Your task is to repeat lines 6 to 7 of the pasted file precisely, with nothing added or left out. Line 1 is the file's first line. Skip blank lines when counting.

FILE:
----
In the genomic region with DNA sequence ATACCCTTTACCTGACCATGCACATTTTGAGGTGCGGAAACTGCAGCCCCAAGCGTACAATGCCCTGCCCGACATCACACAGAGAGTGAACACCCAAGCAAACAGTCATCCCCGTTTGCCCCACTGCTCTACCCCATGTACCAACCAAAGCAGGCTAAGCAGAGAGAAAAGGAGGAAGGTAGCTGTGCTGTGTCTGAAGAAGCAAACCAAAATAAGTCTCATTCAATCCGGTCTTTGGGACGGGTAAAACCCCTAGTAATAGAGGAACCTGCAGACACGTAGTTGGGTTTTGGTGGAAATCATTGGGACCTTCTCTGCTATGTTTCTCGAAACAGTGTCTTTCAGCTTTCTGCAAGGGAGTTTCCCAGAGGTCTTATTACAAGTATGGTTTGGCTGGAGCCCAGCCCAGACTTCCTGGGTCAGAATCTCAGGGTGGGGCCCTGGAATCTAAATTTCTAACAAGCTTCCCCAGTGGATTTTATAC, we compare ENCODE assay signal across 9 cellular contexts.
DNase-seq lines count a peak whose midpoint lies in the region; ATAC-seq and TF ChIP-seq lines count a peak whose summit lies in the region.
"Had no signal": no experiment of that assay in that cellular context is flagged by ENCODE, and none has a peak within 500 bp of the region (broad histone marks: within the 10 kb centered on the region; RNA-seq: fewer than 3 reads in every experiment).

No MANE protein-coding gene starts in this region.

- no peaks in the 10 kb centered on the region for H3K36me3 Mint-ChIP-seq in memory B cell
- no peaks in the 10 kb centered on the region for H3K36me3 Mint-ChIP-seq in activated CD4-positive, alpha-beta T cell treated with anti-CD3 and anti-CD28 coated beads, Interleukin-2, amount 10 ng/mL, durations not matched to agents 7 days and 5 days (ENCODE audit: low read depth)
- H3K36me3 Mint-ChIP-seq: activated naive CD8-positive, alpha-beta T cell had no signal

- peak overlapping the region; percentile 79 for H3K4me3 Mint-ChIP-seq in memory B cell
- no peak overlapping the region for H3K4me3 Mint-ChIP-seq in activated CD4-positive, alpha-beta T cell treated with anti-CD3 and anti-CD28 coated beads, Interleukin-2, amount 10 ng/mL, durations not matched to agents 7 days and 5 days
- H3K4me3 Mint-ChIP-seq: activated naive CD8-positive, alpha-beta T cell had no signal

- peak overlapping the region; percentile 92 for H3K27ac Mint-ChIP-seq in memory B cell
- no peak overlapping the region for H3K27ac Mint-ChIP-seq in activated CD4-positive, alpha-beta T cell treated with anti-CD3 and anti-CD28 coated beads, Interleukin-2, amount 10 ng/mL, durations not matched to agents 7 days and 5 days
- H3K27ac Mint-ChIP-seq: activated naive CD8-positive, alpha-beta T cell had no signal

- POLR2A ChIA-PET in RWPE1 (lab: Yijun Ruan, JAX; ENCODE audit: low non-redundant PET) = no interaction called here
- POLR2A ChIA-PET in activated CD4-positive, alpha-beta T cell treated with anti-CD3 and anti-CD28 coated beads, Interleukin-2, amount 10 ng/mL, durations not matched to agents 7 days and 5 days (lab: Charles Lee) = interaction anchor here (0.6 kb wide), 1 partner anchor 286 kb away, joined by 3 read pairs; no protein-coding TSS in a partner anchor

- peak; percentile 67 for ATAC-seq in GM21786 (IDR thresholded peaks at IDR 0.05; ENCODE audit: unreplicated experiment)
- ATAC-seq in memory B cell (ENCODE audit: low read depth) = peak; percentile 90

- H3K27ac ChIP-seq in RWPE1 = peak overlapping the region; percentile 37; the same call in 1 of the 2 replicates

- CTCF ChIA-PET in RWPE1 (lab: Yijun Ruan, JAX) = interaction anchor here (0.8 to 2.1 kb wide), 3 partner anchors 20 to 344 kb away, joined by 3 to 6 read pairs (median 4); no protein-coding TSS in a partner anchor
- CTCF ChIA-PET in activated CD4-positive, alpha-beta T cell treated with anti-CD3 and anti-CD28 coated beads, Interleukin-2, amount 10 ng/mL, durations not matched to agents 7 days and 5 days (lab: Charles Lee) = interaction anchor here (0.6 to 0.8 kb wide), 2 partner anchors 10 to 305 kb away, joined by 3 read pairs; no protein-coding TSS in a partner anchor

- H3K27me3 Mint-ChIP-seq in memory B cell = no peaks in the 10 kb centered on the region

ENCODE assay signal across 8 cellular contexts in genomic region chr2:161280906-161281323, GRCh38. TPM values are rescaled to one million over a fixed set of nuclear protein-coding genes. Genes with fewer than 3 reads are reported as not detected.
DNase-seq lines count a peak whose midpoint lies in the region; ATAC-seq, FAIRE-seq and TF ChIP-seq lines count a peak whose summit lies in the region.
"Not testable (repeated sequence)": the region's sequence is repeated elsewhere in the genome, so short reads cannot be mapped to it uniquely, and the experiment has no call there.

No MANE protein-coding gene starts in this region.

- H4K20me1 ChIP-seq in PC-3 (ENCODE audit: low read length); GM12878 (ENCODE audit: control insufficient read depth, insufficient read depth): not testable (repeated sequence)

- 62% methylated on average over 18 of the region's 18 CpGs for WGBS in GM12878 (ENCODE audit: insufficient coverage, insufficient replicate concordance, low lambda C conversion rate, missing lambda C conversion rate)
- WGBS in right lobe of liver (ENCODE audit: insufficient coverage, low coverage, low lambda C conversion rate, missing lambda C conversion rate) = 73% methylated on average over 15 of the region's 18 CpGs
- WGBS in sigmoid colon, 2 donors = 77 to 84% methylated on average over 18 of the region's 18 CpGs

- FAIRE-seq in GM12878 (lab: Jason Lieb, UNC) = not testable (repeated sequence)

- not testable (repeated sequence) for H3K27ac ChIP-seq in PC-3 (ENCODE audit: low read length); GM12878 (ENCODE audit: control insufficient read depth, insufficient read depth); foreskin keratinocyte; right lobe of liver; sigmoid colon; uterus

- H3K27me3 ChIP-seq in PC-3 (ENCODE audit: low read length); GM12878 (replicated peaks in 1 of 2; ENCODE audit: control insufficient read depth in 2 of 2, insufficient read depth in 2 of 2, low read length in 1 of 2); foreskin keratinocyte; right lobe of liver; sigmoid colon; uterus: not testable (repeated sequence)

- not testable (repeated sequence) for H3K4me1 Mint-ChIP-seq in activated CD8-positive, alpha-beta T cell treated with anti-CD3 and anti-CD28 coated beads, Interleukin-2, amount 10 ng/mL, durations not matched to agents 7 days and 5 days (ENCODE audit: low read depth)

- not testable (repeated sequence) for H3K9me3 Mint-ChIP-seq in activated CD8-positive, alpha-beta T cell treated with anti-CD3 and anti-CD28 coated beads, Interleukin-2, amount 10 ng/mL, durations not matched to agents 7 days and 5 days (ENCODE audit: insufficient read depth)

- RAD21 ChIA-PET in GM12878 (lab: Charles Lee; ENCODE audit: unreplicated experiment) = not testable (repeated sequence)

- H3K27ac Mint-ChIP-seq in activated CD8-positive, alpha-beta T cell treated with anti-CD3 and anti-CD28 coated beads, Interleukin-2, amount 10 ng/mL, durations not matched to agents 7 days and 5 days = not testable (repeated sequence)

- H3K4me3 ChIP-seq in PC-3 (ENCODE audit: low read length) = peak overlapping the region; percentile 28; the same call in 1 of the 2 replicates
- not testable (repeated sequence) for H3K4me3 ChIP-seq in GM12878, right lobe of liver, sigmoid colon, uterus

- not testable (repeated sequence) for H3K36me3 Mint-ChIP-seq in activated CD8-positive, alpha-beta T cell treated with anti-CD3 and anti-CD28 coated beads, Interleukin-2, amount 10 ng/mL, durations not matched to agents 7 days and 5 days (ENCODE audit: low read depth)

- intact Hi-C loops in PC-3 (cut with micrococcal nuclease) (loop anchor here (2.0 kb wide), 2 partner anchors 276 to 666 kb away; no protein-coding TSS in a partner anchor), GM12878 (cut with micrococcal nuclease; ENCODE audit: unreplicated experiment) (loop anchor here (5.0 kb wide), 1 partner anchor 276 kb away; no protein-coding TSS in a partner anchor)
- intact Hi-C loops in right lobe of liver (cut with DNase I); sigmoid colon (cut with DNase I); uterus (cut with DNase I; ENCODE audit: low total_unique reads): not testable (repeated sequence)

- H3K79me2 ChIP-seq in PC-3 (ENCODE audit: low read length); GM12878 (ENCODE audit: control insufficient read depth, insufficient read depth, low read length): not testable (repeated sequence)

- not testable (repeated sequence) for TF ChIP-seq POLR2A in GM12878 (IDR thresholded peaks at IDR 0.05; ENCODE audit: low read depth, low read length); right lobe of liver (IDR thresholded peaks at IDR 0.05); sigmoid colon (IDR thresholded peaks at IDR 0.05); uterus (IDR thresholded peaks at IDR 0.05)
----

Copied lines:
- no peaks in the 10 kb centered on the region for H3K36me3 Mint-ChIP-seq in activated CD4-positive, alpha-beta T cell treated with anti-CD3 and anti-CD28 coated beads, Interleukin-2, amount 10 ng/mL, durations not matched to agents 7 days and 5 days (ENCODE audit: low read depth)
- H3K36me3 Mint-ChIP-seq: activated naive CD8-positive, alpha-beta T cell had no signal